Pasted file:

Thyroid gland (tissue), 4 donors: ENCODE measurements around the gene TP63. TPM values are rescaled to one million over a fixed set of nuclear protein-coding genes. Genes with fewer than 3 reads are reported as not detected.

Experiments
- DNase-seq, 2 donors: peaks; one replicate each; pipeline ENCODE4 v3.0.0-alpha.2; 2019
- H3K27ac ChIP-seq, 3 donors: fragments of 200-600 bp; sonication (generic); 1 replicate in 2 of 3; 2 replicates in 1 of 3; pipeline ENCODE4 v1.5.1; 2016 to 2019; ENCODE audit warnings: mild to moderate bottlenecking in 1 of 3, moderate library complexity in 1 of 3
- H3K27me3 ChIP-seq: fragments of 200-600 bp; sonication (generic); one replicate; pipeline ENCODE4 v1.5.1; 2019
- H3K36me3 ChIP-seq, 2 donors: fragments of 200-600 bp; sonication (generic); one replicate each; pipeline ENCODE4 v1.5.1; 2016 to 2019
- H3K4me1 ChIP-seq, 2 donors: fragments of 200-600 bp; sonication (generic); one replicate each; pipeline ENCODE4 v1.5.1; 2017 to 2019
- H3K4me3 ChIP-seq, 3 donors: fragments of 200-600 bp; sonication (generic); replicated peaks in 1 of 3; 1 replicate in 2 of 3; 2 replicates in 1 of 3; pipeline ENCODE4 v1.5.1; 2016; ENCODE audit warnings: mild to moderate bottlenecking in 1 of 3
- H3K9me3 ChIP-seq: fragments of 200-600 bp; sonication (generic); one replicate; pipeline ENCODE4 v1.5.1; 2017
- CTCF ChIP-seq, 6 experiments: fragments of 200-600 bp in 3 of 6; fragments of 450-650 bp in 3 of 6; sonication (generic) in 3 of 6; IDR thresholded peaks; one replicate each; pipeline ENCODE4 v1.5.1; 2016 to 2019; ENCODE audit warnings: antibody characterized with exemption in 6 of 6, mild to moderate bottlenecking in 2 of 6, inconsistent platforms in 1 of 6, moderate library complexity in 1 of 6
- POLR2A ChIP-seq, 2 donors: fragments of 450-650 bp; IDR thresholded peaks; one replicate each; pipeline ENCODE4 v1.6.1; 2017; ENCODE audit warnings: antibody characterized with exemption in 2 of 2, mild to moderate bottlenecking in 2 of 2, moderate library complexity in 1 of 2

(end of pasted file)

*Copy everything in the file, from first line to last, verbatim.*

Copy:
Thyroid gland (tissue), 4 donors: ENCODE measurements around the gene TP63. TPM values are rescaled to one million over a fixed set of nuclear protein-coding genes. Genes with fewer than 3 reads are reported as not detected.

Experiments
- DNase-seq, 2 donors: peaks; one replicate each; pipeline ENCODE4 v3.0.0-alpha.2; 2019
- H3K27ac ChIP-seq, 3 donors: fragments of 200-600 bp; sonication (generic); 1 replicate in 2 of 3; 2 replicates in 1 of 3; pipeline ENCODE4 v1.5.1; 2016 to 2019; ENCODE audit warnings: mild to moderate bottlenecking in 1 of 3, moderate library complexity in 1 of 3
- H3K27me3 ChIP-seq: fragments of 200-600 bp; sonication (generic); one replicate; pipeline ENCODE4 v1.5.1; 2019
- H3K36me3 ChIP-seq, 2 donors: fragments of 200-600 bp; sonication (generic); one replicate each; pipeline ENCODE4 v1.5.1; 2016 to 2019
- H3K4me1 ChIP-seq, 2 donors: fragments of 200-600 bp; sonication (generic); one replicate each; pipeline ENCODE4 v1.5.1; 2017 to 2019
- H3K4me3 ChIP-seq, 3 donors: fragments of 200-600 bp; sonication (generic); replicated peaks in 1 of 3; 1 replicate in 2 of 3; 2 replicates in 1 of 3; pipeline ENCODE4 v1.5.1; 2016; ENCODE audit warnings: mild to moderate bottlenecking in 1 of 3
- H3K9me3 ChIP-seq: fragments of 200-600 bp; sonication (generic); one replicate; pipeline ENCODE4 v1.5.1; 2017
- CTCF ChIP-seq, 6 experiments: fragments of 200-600 bp in 3 of 6; fragments of 450-650 bp in 3 of 6; sonication (generic) in 3 of 6; IDR thresholded peaks; one replicate each; pipeline ENCODE4 v1.5.1; 2016 to 2019; ENCODE audit warnings: antibody characterized with exemption in 6 of 6, mild to moderate bottlenecking in 2 of 6, inconsistent platforms in 1 of 6, moderate library complexity in 1 of 6
- POLR2A ChIP-seq, 2 donors: fragments of 450-650 bp; IDR thresholded peaks; one replicate each; pipeline ENCODE4 v1.6.1; 2017; ENCODE audit warnings: antibody characterized with exemption in 2 of 2, mild to moderate bottlenecking in 2 of 2, moderate library complexity in 1 of 2